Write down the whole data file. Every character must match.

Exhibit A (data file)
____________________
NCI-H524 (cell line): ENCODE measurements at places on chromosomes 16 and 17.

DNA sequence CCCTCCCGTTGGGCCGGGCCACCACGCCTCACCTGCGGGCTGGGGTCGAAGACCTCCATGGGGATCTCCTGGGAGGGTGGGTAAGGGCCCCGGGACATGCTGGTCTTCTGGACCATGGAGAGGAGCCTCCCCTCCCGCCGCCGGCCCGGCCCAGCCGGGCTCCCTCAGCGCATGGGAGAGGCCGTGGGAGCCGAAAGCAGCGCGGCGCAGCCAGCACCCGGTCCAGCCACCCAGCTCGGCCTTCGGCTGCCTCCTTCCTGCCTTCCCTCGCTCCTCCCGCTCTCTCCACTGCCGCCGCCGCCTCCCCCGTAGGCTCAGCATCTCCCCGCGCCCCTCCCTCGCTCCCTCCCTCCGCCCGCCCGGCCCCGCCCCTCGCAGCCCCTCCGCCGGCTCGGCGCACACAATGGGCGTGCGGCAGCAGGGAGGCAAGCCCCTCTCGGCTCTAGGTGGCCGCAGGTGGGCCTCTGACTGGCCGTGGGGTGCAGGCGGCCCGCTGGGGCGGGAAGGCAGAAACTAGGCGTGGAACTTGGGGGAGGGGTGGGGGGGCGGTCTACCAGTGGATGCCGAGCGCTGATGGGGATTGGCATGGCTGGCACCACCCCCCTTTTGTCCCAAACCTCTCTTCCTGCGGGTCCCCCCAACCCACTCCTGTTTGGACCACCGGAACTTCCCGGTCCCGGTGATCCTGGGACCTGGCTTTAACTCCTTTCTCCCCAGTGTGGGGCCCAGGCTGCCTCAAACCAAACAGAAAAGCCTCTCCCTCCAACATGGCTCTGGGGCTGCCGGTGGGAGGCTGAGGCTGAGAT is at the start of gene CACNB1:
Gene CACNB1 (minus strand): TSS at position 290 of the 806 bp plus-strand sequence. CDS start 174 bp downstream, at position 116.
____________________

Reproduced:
NCI-H524 (cell line): ENCODE measurements at places on chromosomes 16 and 17.

DNA sequence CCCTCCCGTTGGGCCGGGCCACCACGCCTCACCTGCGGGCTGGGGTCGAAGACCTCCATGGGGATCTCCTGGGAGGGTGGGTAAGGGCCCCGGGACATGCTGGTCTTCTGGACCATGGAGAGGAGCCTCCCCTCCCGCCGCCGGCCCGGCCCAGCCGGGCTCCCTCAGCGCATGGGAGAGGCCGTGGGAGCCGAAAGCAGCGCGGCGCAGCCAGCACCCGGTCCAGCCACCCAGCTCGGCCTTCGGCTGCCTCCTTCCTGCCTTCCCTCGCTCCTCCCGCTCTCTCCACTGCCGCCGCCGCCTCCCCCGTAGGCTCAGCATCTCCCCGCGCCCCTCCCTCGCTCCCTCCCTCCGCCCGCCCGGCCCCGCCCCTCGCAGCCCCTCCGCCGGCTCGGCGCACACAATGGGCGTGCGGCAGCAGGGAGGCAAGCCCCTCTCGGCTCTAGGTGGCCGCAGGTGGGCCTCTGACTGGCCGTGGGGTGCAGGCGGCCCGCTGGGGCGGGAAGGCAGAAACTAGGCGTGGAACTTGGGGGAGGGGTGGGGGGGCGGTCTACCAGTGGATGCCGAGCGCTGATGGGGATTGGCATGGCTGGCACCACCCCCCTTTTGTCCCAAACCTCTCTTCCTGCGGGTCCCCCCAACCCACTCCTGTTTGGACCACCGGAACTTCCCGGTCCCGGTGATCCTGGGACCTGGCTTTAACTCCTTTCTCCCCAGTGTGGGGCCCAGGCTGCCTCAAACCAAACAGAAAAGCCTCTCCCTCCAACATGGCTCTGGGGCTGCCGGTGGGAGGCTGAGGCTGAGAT is at the start of gene CACNB1:
Gene CACNB1 (minus strand): TSS at position 290 of the 806 bp plus-strand sequence. CDS start 174 bp downstream, at position 116.